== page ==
‘Beezus and Ramona' author Beverly Cleary turns 101

‘Beezus and Ramona' author Beverly Cleary turns 101

In this April 19, 1998 photo, Beverly Cleary signs books at the Monterey Bay Book Festival in Monterey, Calif. Cleary grew up in Oregon and created characters Ramona and Beezus Quimby, among others. (Vern Fisher/Monterey Herald via AP)

Northwest writer and iconic children's fiction writer Beverly Cleary turns 101 years old on April 12.

Her Oregon childhood that inspired the likes of characters Ramona and Beezus Quimby and Henry Huggins in the children’s books that sold millions and enthralled generations of youngsters.

“I was a well-behaved little girl, not that I wanted to be,” she said. “At the age of Ramona, in those days, children played outside. We played hopscotch and jump rope and I loved them and always had scraped knees.”

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Ramona, perhaps her best-known character, made her debut in “Henry Huggins” with only a brief mention. But that changed soon.

“All the children appeared to be only children so I tossed in a little sister and she didn’t go away. She kept appearing in every book,” she said in a telephone interview from her Carmel, California home. Cleary herself was an only child.

Her birthday last year was marked with a slice of carrot cake at her retirement home, where they showed the movie “Discovering Beverly Cleary: An Oregon Art Beat.” The documentary not only marks her 100th birthday but it also examines her Oregon roots, and the impact of her work.

Cleary, who started writing in her 30s, doesn’t write anymore because she feels “it’s important for writers to know when to quit.”

“I even got rid of my typewriter. It was a nice one but I hate to type. When I started writing I found that I was thinking more about my typing than what I was going to say, so I wrote it long hand.”

Although she hung up her pen, Cleary re-released three of her most cherished books with three famous fans writing forewords for the new editions.

Clearly first wrote “Henry Huggins,” published in 1950. Millions came to love the adventures of Huggins and neighbors Ellen Tebbits, Otis Spofford, Beatrice “Beezus” Quimby and her younger sister, Ramona. They inhabit a down-home, wholesome setting on Klickitat Street — a real street in Portland, Oregon, the city where Cleary spent much of her youth.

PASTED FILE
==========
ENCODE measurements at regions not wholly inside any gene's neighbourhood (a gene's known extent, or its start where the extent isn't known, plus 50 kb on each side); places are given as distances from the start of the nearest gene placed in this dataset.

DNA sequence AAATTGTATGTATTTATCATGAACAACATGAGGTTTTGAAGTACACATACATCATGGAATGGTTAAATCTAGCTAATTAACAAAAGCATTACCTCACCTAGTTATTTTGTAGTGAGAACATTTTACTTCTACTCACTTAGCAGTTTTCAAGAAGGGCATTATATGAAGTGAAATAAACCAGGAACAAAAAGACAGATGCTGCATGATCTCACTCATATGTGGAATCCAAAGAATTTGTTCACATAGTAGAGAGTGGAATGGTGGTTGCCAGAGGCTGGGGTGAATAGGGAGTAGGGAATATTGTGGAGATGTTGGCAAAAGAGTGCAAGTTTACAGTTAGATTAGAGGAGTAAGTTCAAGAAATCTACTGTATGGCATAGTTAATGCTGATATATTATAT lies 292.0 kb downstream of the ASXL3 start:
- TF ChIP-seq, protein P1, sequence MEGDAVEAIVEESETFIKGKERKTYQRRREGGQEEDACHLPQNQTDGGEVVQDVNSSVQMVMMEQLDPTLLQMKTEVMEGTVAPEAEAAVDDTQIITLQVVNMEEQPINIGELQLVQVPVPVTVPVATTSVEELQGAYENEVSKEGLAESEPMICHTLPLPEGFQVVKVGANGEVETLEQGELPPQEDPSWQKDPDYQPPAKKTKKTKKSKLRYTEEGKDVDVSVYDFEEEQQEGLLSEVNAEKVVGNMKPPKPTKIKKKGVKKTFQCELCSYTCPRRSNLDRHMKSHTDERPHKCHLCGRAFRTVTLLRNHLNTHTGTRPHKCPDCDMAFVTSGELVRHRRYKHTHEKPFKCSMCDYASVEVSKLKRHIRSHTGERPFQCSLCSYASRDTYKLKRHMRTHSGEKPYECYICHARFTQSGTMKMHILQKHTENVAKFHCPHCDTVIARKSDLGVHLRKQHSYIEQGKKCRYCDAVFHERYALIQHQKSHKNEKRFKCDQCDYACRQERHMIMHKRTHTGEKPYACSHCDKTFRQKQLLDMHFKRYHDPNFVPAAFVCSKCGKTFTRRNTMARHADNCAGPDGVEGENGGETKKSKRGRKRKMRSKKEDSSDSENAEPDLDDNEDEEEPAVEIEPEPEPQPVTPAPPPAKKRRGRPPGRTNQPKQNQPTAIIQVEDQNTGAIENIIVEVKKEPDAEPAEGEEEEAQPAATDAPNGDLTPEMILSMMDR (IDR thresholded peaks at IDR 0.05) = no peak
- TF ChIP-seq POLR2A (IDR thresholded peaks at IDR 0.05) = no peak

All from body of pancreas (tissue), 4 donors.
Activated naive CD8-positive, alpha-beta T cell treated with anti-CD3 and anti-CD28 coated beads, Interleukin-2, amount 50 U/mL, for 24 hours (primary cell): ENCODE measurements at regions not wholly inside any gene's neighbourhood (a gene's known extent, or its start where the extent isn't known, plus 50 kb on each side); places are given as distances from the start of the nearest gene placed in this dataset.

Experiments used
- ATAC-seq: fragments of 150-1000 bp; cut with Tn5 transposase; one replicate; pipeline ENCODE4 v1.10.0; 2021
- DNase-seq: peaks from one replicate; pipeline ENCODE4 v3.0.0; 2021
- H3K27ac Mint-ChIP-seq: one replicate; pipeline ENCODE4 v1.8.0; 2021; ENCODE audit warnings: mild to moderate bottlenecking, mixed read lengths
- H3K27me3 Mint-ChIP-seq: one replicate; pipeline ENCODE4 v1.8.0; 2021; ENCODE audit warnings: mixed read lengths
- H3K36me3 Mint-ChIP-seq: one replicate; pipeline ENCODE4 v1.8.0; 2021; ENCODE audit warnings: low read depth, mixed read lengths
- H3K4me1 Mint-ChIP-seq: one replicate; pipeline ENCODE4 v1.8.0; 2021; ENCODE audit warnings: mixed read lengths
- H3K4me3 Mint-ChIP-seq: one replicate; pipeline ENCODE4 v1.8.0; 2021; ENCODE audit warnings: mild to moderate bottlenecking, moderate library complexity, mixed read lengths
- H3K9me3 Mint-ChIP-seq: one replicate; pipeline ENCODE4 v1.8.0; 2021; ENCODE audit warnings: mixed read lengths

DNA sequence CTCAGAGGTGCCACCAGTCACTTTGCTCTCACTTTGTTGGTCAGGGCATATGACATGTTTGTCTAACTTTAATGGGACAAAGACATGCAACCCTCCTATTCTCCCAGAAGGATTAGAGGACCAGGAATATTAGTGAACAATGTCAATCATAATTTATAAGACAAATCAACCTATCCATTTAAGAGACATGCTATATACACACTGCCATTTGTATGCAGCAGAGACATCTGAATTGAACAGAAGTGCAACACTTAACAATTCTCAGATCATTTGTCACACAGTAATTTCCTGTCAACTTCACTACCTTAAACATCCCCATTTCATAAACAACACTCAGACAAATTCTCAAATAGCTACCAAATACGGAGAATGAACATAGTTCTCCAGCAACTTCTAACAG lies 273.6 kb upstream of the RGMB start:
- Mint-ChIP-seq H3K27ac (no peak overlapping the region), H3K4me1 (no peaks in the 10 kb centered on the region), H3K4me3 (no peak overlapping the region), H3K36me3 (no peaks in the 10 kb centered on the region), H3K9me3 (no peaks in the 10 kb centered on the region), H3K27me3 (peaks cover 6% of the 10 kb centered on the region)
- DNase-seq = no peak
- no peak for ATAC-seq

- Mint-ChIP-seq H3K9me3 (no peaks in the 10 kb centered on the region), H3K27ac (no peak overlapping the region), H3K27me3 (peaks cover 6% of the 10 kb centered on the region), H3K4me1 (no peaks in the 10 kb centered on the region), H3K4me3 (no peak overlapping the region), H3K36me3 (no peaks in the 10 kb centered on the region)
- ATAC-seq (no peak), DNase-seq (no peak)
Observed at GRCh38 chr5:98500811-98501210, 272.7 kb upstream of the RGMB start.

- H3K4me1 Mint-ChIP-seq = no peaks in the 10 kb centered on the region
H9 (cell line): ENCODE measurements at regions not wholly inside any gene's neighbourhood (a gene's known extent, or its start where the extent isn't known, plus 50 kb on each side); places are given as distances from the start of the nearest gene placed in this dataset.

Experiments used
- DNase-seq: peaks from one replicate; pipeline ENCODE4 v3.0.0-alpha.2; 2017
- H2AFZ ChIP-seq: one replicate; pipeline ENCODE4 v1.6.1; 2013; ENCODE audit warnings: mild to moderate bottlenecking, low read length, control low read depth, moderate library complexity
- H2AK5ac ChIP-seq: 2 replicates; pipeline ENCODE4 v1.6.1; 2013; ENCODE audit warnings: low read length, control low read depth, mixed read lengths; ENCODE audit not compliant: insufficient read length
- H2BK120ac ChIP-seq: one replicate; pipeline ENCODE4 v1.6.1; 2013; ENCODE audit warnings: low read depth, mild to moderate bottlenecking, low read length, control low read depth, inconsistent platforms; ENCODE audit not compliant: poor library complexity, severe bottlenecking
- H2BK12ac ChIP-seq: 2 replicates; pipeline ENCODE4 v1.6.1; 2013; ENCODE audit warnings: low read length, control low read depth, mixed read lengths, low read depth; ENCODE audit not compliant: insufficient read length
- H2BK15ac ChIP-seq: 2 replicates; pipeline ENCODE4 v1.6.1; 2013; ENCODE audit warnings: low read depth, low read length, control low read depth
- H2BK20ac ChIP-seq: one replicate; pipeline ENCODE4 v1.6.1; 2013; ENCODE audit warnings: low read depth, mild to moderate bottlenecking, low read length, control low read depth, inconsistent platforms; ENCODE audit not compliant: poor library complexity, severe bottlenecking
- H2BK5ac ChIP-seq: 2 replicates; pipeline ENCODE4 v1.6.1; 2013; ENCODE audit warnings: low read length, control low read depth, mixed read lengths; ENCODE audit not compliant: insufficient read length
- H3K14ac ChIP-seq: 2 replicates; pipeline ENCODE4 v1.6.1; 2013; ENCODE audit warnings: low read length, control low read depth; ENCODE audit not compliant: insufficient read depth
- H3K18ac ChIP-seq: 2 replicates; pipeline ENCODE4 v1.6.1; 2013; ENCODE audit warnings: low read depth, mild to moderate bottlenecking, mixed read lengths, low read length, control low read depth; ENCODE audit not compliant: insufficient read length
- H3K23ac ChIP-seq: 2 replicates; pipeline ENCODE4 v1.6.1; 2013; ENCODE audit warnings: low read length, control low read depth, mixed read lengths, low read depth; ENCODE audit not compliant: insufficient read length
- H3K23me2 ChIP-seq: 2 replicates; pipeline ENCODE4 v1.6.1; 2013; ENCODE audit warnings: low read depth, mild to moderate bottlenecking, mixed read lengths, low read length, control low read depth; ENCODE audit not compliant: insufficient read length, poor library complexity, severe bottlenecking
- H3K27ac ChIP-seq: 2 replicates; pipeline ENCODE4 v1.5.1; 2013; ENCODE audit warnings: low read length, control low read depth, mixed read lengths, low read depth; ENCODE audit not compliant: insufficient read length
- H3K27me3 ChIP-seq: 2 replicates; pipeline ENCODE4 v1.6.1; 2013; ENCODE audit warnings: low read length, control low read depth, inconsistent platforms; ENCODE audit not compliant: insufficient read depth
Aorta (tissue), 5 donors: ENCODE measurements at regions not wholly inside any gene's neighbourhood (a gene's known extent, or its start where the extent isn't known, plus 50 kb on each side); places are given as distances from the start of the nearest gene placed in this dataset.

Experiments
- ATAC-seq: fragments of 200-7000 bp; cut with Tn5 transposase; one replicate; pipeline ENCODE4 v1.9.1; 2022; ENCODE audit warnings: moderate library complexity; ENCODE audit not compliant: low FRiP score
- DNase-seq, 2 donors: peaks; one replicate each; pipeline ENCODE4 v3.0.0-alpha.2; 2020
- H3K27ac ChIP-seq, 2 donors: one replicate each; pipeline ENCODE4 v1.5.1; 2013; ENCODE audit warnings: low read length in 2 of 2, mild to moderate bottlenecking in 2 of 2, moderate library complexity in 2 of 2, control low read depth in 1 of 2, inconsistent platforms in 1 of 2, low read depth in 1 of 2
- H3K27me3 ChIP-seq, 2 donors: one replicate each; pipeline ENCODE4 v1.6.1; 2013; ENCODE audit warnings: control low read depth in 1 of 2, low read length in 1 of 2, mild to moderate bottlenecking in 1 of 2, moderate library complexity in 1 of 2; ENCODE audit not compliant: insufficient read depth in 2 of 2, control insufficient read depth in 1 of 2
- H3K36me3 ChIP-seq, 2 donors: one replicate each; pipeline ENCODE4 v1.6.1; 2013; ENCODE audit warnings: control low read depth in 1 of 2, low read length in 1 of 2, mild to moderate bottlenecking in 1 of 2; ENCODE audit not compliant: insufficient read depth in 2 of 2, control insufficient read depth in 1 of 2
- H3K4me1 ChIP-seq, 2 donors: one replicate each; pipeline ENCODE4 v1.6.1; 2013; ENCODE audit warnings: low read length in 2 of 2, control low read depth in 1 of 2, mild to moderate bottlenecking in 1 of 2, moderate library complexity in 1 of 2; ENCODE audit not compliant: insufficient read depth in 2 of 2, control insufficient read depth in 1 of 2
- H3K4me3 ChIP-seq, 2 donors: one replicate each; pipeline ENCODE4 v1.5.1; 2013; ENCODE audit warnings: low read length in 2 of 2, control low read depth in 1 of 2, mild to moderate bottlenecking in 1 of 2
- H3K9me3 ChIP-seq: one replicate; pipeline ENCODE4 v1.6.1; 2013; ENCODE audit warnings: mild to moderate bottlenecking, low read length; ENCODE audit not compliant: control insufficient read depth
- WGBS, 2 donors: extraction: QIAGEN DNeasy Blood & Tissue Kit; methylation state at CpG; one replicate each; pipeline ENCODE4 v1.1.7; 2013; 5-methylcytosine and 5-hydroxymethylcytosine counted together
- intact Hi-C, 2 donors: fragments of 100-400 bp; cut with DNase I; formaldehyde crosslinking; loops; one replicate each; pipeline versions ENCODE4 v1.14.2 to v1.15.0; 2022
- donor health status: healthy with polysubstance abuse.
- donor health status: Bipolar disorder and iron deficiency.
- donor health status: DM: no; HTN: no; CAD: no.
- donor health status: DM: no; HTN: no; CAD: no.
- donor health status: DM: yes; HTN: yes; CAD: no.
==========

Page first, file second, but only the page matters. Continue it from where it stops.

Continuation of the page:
The Ramona character developed over time as Cleary thought of new stories for the young characters. In all, there were eight books on Ramona between “Beezus and Ramona” in 1955 and “Ramona’s World,” Cleary’s last book, in 1999. Others included “Ramona the Pest” and “Ramona and Her Father.”

In 2003, she was chosen as one of the winners of the National Medal of Arts and met President George W. Bush. She is lauded in literary circles far and wide.

“A career that spans two centuries. A voice that children adore, listen to, and are comforted by. An imagination that has been alive and well for 100 years. Bev Cleary is clearly an icon — not just to kids but to writers like me who love seeing the smiles on the faces of youngsters who read our books instead of burying those faces in digital dumpsters,” said children’s author Howard Eisenberg, 89.

Cleary was born on April 12, 1916, in McMinnville, Oregon, and lived on a farm in Yamhill until her family moved to Portland when she was school-age. She was a slow reader, which she blamed on illness and a mean-spirited first-grade teacher who disciplined her by snapping a steel-tipped pointer across the back of her hands.

But by sixth or seventh grade, “I decided that I was going to write children’s stories,” she said.

Cleary graduated from the University of California at Berkeley, where she met her husband, Clarence. They married in 1940; He died in 2004. They were the parents of twins, a boy and a girl born in 1955 who inspired her book “Mitch and Amy.”

Her days are quiet now, reading, doing crossword puzzles and visiting with family. “I don’t encourage visitors, my family is enough,” she said.

She said her health is good. “I’m hanging in there, a few aches and pains.”

Asked her secret to living to be 100 last year, the dry wit is evident again.

“I didn’t do it on purpose,” she said.